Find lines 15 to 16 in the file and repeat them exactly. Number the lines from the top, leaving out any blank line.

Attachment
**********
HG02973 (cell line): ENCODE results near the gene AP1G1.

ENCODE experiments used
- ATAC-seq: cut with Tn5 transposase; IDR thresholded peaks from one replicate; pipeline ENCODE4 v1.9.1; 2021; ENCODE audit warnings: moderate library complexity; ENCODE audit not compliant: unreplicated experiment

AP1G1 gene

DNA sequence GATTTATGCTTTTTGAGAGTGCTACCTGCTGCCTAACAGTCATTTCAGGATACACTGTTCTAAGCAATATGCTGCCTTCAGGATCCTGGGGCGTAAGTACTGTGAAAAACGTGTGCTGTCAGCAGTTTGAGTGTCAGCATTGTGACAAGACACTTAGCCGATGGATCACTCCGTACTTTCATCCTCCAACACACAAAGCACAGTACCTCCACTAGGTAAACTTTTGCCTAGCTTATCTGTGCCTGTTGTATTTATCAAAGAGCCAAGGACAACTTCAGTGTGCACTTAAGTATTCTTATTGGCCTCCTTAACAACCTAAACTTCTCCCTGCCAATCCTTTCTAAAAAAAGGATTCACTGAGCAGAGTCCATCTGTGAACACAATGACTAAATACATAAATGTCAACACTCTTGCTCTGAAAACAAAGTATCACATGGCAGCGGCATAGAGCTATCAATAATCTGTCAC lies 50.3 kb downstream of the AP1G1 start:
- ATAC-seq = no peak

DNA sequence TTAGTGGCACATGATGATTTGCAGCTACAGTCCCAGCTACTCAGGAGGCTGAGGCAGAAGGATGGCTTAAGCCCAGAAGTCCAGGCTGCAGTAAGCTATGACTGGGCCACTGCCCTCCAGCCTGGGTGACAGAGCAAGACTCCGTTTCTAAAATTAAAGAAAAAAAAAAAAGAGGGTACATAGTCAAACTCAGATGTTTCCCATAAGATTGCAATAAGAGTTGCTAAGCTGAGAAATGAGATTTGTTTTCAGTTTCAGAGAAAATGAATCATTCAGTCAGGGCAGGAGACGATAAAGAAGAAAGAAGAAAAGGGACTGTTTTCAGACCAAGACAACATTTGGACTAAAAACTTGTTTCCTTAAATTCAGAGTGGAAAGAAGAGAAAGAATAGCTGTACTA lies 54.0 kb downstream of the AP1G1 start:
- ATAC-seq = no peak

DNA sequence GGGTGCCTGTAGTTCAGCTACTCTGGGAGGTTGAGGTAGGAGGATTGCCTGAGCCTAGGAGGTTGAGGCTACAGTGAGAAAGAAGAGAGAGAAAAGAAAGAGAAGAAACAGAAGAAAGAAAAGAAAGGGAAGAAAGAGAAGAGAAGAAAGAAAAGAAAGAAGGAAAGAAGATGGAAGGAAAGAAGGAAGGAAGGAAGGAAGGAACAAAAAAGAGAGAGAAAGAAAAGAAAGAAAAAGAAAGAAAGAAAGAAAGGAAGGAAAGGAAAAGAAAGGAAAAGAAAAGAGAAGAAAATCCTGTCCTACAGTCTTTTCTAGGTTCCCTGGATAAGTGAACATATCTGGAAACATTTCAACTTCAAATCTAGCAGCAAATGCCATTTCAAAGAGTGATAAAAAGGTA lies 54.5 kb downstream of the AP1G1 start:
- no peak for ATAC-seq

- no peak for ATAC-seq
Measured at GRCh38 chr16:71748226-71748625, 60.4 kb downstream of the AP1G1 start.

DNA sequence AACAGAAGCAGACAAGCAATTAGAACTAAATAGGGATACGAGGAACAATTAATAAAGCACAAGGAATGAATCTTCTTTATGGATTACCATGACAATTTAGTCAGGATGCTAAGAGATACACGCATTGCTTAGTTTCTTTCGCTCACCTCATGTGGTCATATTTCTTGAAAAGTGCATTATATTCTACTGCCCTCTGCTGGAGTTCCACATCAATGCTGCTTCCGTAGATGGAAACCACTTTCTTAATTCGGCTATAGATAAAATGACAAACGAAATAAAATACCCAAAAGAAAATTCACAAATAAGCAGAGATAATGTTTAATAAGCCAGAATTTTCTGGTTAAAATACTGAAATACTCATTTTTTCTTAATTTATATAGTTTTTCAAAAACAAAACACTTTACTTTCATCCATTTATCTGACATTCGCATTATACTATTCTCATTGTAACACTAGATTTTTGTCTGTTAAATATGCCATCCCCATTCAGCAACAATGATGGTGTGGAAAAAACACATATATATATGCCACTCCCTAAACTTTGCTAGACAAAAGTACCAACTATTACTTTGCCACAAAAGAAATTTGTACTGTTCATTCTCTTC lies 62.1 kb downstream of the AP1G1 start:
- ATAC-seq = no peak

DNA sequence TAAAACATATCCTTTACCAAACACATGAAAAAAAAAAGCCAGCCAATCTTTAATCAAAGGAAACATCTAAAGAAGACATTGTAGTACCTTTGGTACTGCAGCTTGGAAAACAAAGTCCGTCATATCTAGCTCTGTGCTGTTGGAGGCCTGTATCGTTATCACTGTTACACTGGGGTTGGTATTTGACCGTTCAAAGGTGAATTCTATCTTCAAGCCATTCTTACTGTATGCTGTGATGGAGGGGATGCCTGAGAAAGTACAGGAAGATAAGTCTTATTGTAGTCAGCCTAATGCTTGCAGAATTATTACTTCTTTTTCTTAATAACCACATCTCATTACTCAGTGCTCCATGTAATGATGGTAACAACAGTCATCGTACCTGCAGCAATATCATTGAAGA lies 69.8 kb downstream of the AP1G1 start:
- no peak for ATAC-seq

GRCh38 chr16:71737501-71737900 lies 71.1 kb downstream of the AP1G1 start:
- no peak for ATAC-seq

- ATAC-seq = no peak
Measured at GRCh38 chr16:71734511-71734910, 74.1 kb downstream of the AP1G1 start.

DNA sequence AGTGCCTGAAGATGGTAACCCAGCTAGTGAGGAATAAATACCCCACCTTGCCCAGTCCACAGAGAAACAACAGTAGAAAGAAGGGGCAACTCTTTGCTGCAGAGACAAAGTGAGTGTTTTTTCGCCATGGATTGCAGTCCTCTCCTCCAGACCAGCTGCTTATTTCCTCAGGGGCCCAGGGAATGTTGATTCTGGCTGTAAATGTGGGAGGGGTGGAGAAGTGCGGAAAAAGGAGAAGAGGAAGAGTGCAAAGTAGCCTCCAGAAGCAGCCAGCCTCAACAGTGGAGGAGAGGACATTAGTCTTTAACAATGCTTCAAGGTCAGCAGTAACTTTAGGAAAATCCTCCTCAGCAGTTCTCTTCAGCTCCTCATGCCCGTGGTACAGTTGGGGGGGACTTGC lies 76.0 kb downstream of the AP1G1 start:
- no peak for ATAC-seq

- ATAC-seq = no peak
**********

DNA sequence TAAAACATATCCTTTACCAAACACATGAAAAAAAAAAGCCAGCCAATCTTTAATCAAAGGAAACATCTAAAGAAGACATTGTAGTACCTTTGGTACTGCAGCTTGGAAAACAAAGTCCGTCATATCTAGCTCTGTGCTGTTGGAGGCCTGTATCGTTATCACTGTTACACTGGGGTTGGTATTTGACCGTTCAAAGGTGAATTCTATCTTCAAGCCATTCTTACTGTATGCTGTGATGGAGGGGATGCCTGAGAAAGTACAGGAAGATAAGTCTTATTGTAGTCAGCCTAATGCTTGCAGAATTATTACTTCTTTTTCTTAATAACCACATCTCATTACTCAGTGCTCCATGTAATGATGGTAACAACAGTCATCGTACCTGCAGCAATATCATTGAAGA lies 69.8 kb downstream of the AP1G1 start:
- no peak for ATAC-seq